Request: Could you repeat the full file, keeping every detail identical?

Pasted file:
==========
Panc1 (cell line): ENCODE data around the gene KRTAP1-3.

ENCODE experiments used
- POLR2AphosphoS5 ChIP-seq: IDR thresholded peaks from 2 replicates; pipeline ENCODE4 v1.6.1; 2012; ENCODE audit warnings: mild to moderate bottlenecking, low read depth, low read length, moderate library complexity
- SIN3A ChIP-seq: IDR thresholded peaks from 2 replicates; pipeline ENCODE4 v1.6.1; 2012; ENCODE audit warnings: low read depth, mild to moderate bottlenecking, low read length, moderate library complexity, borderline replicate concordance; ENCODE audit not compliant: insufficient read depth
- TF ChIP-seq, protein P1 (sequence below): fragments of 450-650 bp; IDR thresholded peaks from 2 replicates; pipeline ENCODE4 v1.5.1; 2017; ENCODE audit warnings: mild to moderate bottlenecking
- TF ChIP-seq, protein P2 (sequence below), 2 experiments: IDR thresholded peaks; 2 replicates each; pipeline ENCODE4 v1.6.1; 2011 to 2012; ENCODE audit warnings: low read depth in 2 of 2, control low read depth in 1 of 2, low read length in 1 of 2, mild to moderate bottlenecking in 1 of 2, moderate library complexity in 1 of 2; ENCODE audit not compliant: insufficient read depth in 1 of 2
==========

Panc1 (cell line): ENCODE data around the gene KRTAP1-3.

ENCODE experiments used
- POLR2AphosphoS5 ChIP-seq: IDR thresholded peaks from 2 replicates; pipeline ENCODE4 v1.6.1; 2012; ENCODE audit warnings: mild to moderate bottlenecking, low read depth, low read length, moderate library complexity
- SIN3A ChIP-seq: IDR thresholded peaks from 2 replicates; pipeline ENCODE4 v1.6.1; 2012; ENCODE audit warnings: low read depth, mild to moderate bottlenecking, low read length, moderate library complexity, borderline replicate concordance; ENCODE audit not compliant: insufficient read depth
- TF ChIP-seq, protein P1 (sequence below): fragments of 450-650 bp; IDR thresholded peaks from 2 replicates; pipeline ENCODE4 v1.5.1; 2017; ENCODE audit warnings: mild to moderate bottlenecking
- TF ChIP-seq, protein P2 (sequence below), 2 experiments: IDR thresholded peaks; 2 replicates each; pipeline ENCODE4 v1.6.1; 2011 to 2012; ENCODE audit warnings: low read depth in 2 of 2, control low read depth in 1 of 2, low read length in 1 of 2, mild to moderate bottlenecking in 1 of 2, moderate library complexity in 1 of 2; ENCODE audit not compliant: insufficient read depth in 1 of 2